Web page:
After twelve years in the making, Last Boat out of Shanghai: The Epic Story of the Chinese who Fled Mao’s Revolution is out! Helen’s latest book traces the lives of emigrants and refugees from another cataclysmic time in history that has striking parallels to the difficulties facing migrants today. She interviewed more than 100 survivors of that exodus and countless others. Helen’s essay in the New York Times reveals her mother’s secret that inspired her to write this book.
In 2000, her first book was published: Asian American Dreams: The Emergence of an American People, a finalist for the prestigious Kiriyama Pacific Rim Book Prize. She also authored the story of Wen Ho Lee in My Country Versus Me, about the Los Alamos scientist who was falsely accused of being a spy for China in the “worst case since the Rosenbergs.” She was Executive Editor of Ms. Magazine and a founding board co-chair of the Women’s Media Center. She has been active in many non-profit organizations, including Equality Now, AAJA, and KQED. Her ground-breaking articles, essays and reviews have appeared in many publications, books and anthologies, receiving numerous awards.
The daughter of immigrants from China, Helen has been outspoken on issues ranging from human rights and peace to women’s rights and countering hate violence and homophobia. She is featured in the Academy Award nominated documentary, Who Killed Vincent Chin? and was profiled in Bill Moyers’ PBS series, Becoming American: The Chinese Experience. In 2008 Helen was a Torchbearer in San Francisco for the Beijing Olympics amid great controversy; in 2010, she was a witness in the federal marriage equality case decided by the US Supreme Court.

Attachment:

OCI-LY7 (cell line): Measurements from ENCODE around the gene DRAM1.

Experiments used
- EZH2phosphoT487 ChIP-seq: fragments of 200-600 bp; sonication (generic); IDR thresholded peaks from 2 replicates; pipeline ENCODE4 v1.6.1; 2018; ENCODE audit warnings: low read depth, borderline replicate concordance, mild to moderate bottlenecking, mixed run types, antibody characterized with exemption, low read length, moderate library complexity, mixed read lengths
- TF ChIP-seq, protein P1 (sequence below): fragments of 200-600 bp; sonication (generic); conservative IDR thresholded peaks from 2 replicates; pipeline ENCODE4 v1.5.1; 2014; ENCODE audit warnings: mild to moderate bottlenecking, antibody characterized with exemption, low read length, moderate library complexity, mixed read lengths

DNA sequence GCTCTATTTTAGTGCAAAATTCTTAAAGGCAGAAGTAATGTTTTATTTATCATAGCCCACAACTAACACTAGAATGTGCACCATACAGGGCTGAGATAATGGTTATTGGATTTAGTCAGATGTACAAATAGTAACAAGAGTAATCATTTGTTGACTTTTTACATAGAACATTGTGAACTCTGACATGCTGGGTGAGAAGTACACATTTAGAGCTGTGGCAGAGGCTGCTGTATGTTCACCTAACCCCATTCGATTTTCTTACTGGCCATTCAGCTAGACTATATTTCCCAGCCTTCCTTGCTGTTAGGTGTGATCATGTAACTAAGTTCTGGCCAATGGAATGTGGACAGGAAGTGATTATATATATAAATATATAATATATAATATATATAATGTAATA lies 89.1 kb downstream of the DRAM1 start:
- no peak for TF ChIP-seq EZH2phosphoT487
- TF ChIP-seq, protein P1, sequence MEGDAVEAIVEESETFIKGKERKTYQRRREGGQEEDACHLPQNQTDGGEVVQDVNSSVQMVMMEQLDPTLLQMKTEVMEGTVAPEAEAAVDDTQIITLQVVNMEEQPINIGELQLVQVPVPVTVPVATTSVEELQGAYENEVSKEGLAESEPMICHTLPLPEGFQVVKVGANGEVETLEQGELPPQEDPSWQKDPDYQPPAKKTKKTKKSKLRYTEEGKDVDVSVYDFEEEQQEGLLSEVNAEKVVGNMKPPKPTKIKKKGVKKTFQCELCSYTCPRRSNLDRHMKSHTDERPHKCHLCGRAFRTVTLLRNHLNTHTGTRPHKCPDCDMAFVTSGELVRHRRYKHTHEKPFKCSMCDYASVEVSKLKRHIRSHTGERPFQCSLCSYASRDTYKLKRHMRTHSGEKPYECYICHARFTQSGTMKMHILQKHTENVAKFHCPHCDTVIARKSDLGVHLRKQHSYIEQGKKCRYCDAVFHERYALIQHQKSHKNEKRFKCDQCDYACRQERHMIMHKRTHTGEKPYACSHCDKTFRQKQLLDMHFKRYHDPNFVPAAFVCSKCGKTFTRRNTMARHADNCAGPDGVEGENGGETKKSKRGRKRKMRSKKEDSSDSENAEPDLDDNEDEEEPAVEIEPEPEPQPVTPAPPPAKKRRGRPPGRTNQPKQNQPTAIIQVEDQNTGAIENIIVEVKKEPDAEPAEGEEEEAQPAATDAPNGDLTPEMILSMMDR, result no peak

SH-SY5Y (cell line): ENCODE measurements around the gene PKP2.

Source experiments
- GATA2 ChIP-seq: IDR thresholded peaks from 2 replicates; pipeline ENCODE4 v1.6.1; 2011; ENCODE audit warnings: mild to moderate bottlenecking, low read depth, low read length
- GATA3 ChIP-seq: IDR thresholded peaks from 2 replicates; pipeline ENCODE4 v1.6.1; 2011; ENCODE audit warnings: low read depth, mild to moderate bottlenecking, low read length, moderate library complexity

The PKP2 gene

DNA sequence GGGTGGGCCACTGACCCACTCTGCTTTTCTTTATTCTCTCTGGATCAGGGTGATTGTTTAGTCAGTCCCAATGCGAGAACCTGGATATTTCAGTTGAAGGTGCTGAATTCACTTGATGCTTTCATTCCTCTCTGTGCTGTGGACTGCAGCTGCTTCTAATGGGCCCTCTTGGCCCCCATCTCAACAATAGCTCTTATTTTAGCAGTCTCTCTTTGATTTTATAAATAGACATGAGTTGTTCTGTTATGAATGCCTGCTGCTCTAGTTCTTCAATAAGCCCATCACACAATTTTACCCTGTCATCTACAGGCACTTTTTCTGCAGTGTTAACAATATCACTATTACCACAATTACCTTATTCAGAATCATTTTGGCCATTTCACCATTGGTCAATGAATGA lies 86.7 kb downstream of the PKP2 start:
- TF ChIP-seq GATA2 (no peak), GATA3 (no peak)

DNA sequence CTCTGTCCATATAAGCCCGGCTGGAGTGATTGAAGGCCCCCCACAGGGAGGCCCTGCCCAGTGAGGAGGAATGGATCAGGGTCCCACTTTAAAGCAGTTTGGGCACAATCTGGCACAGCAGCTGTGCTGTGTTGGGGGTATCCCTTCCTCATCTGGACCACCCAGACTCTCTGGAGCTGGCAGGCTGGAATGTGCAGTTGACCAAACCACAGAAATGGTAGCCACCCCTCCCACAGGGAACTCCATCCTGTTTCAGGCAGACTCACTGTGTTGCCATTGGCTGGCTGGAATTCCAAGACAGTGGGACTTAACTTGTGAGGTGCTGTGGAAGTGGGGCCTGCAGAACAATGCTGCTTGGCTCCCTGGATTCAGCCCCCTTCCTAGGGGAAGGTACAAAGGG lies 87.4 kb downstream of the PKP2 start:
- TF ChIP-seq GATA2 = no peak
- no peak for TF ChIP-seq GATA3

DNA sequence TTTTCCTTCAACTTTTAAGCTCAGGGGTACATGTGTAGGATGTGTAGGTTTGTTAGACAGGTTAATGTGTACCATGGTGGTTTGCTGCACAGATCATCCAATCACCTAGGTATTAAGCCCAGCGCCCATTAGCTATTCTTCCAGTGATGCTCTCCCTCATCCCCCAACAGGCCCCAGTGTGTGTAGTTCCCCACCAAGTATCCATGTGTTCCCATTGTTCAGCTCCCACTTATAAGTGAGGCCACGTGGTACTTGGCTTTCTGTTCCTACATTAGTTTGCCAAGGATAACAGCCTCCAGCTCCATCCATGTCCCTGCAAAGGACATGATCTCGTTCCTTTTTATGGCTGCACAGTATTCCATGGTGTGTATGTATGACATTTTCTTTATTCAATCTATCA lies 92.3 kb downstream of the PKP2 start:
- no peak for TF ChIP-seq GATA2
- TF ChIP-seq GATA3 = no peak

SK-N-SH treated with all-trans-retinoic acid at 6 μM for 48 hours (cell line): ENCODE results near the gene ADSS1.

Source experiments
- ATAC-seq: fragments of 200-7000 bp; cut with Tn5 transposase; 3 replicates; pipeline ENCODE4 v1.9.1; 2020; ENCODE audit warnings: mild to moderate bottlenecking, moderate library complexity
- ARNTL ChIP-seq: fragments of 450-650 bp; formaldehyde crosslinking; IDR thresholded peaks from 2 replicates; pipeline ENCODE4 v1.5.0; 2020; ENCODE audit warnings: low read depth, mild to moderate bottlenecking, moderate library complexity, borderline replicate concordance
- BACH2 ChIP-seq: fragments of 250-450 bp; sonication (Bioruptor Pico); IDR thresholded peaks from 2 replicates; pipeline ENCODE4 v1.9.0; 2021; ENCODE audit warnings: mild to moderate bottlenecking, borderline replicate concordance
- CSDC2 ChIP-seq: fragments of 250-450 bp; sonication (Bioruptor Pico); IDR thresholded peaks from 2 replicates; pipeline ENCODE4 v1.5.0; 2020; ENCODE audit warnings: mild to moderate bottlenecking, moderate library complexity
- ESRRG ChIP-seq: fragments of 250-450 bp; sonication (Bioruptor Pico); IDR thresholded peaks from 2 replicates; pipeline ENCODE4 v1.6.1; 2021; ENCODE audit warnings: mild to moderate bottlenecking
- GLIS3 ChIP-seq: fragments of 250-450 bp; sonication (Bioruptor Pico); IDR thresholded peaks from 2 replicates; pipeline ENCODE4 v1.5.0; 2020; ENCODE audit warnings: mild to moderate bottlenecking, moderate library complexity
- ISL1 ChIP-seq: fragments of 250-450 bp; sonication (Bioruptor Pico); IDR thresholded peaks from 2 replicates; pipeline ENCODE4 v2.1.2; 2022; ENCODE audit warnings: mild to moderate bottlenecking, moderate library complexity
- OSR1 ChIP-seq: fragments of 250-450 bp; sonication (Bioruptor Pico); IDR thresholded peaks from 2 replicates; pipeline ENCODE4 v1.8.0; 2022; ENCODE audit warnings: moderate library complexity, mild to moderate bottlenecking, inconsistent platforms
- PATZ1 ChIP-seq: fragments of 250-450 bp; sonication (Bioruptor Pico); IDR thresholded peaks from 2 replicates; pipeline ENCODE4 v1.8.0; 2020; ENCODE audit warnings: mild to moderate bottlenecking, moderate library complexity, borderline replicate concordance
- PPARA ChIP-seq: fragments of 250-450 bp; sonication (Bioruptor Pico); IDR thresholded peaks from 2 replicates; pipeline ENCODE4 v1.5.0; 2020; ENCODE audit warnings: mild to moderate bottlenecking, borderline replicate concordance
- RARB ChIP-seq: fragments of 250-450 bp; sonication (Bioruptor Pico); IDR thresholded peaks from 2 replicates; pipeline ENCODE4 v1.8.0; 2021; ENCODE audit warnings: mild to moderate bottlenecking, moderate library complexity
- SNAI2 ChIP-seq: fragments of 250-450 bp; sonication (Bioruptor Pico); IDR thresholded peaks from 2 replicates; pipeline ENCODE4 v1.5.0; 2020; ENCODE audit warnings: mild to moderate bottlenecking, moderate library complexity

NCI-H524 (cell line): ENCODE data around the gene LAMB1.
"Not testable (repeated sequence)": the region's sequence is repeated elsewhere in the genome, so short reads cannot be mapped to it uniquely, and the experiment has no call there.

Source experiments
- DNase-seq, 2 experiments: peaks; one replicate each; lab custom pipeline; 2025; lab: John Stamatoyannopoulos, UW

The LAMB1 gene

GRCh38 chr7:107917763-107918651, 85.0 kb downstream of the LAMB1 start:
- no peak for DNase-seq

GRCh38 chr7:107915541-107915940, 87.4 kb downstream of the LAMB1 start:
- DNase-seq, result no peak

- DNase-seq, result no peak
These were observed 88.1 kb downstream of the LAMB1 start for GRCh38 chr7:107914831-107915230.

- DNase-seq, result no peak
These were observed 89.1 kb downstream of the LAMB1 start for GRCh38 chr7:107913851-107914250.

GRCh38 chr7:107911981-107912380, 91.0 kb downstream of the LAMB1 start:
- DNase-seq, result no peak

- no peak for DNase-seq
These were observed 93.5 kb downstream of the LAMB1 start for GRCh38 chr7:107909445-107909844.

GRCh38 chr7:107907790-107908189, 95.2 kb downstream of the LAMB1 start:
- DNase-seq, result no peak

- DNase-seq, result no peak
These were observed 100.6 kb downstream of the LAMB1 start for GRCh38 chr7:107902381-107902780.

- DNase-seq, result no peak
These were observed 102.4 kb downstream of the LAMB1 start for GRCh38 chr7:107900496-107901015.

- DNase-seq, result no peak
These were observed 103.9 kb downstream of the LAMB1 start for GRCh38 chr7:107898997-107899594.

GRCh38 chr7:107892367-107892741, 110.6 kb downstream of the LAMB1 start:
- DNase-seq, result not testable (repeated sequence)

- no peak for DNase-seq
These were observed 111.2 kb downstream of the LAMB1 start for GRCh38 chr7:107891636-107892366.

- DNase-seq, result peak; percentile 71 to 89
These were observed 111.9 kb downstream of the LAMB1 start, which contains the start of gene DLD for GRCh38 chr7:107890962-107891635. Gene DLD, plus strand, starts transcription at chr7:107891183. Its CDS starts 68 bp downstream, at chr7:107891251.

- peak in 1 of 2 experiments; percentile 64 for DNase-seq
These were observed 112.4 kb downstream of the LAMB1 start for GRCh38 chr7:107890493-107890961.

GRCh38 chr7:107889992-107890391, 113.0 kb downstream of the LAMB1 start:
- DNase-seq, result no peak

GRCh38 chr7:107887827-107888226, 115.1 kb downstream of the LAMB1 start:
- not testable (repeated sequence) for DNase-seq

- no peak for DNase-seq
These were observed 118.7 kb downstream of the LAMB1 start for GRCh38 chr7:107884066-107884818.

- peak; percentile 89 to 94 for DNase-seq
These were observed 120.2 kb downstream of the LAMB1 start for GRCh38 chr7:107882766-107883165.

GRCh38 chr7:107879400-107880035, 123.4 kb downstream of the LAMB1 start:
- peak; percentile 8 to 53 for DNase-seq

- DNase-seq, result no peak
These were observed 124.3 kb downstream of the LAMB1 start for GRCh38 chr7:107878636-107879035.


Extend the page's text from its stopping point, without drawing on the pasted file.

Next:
Helen received an honorary Doctor of Humane Letters from the University of San Francisco and an honorary Doctor of Laws from the City University of New York Law School for bringing important matters of law and civil rights into public view. She is a Fulbright Scholar and a graduate of Princeton University’s first coeducational class. She attended medical school but quit after completing two years, then went to work as a construction laborer, an autoworker, and a community organizer, after which she discovered her life’s work as a writer.
Articles, Publications, and Appearances
Television and Documentaries
Who Killed Vincent Chin?
Becoming American: The Chinese Experience
Targeting Asians and Asian Americans will make it harder to stop covid-19 (Washington Post, April 2, 2020)
My Mother’s Secrets (The New York Times, January 19, 2019)